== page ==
Knight Blog

The blog of the John S. and James L. Knight Foundation

Get with the program: Developing an action plan for successful cities

April 18, 2014, 9:08 a.m., Posted by Carol Coletta


Photo credit: Flickr user Forgemind ArchiMedia.

If you’ve ever hired an architect to design a project, you probably spent a lot of time up front talking about the “program” for the project. The program describes how you want to use the space and the activities you want the space to support. If you are renovating a home (as I am currently), you might say, I want to make sure I have space that meets my needs for work I have to do at home or encourages me to do sit-ups when the mood strikes.

The same is true of the buildings and public spaces that make up a city. All of these places can be programmed to encourage and discourage certain behaviors.

Take, for instance, offices of the latest tech firms. They are all designed to encourage employees to meet and mingle serendipitously so that they share ideas. Co-working and incubator spaces are usually heavy on social areas, too.  

Or take New York under Mayor Michael Bloomberg. The mayor passionately promoted the concept of “active design” to promote physical activity and health through design.   

Journalism awards: Let a thousand bloom

April 18, 2014, 9:07 a.m., Posted by Eric Newton


Photo credit: Flickr user Tony Hammond.

Every year about now journalism contest winners spring up like a riot of crocuses (the Pulitzer Prizes the best example) and my thoughts float back to the Oakland Tribune.

Critics of journalism awards say they are too many – like best baby contests or even dog shows – to mean anything.  But I can remember a time when even the smallest award helped keep us going at the Trib. Picture a city wracked by an earthquake (1989) and an urban firestorm (1991). Chunks of our advertising and readership lost to natural disaster, the Tribune was a flat-broke daily paper before it was fashionable.

Our newsroom was talented. Yet it had taken pay cuts. It was ambitious. But it might be out of business in a month or even a week. It was wonderfully diverse, yet incredibly young. We experimented but without money.

Say what you will about prizes. They helped. We won more than 150 awards for our journalism from roughly 1986 to 1992 when I was city editor, assistant managing editor and managing editor at the Trib under Bob and Nancy Maynard, the first African-American couple to own a major mainstream paper.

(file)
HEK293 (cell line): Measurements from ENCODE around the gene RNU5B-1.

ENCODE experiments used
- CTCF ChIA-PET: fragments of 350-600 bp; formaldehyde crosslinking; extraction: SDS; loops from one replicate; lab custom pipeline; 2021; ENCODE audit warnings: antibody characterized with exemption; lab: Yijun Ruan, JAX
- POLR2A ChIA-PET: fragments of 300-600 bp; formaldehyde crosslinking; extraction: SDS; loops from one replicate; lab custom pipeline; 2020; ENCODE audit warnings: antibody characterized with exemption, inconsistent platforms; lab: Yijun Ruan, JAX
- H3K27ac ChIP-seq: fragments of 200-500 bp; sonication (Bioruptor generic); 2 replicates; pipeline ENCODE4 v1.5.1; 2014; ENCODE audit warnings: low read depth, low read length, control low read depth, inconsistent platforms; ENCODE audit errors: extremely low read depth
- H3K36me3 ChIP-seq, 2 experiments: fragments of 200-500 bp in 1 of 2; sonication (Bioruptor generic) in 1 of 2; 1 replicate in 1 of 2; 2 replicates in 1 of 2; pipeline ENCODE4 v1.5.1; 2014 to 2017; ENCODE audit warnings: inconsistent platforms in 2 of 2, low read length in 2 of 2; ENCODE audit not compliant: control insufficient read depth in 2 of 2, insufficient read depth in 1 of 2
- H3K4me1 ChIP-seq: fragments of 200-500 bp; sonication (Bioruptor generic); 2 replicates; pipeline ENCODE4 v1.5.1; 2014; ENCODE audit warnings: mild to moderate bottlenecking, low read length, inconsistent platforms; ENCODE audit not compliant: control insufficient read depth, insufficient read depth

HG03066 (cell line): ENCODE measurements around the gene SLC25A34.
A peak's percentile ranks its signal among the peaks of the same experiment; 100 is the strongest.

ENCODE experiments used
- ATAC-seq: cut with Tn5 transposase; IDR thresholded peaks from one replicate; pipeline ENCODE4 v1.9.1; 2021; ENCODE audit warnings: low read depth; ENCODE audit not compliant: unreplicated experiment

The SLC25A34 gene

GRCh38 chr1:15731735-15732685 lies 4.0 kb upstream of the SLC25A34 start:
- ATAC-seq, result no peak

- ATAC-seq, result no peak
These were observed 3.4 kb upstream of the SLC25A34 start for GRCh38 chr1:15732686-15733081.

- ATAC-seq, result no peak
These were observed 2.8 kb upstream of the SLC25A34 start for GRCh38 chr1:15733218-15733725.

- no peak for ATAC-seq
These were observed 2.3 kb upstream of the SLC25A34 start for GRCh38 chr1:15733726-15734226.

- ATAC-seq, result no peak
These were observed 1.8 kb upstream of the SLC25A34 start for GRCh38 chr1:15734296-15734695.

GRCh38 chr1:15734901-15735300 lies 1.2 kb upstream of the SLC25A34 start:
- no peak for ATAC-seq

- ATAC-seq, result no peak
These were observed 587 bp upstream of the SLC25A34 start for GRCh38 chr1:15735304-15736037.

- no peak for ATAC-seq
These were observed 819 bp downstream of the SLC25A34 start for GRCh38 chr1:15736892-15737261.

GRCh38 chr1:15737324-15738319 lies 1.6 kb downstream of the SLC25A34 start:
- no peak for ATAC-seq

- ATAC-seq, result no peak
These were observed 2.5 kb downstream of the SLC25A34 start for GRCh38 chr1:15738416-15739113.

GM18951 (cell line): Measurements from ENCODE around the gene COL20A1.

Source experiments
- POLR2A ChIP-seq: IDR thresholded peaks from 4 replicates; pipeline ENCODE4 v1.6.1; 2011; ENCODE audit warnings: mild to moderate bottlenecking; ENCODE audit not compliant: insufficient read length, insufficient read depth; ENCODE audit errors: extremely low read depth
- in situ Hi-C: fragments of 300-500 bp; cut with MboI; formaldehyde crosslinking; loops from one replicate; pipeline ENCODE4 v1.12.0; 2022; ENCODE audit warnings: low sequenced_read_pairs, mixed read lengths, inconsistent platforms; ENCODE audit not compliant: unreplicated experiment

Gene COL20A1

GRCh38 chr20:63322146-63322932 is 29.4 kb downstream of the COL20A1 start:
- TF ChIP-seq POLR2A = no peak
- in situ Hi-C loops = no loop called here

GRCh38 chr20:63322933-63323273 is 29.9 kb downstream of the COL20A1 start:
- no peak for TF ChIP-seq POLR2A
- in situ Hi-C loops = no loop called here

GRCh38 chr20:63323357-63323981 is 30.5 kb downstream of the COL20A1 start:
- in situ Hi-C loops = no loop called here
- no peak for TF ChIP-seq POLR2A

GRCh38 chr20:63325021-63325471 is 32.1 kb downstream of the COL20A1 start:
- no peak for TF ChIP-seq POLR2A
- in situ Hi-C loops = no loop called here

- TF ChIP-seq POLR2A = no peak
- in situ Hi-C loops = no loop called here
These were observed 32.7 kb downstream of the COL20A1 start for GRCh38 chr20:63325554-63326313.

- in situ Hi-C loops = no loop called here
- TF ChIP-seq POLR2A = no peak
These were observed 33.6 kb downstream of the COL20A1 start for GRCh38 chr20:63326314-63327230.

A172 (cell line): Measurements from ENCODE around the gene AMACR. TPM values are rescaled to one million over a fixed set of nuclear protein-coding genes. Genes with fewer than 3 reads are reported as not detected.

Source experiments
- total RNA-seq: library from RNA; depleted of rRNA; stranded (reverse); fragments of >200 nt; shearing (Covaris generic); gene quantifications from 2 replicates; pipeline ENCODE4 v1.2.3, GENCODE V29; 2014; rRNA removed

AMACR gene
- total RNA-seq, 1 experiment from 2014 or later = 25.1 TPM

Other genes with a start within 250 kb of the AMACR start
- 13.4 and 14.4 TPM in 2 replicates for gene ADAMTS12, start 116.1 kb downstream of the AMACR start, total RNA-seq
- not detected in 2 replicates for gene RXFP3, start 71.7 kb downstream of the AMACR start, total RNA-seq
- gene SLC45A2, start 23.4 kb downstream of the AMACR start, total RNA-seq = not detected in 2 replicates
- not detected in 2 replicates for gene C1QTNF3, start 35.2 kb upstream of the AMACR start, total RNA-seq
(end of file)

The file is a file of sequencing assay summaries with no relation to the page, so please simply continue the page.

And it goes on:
What we learned from the first-ever OpenNews Code Convening

April 17, 2014, 12:40 p.m., Posted by Ryan Pitts and Dan Sinker


The following blog, written by Ryan Pitts and Dan Sinker, is cross-posted from

When we talk with newsrooms about open-sourcing their work, often the response we get is that they’d love to, but deadline pressures keep the last-mile work and documentation that signifies a good open-source project on the to-do list. So at OpenNews, we came up with a simple proposition: What if we free up that time by getting developers out of the deadline grind? Let’s put them up for a few days, feed them, and help get the work done.

Last week, we brought eight news developers to Portland, Oregon, to pilot the concept. We’re calling these type of get-togethers “Code Convenings,” and last week’s was the first of many that OpenNews will organize over the next three years. We had developers from the New York Times, NPR, ProPublica, WNYC, Al Jazeera America, and Github, and together they released:

·       Pym.js: An NPR library enabling responsive iframes for embedded graphics

·       PourOver and Tamper: A New York Times library and protocol pair that let you quickly filter datasets with thousands of records, right in the browser

·       Landline + Stateline: A ProPublica tool for creating easy SVG maps that work across all browsers

·       FourScore: A WNYC graphic template for capturing reader sentiments in an elegant 2D chart

Each team has introduced their projects here on Source, and we also wanted to share our own process and things we learned from this event.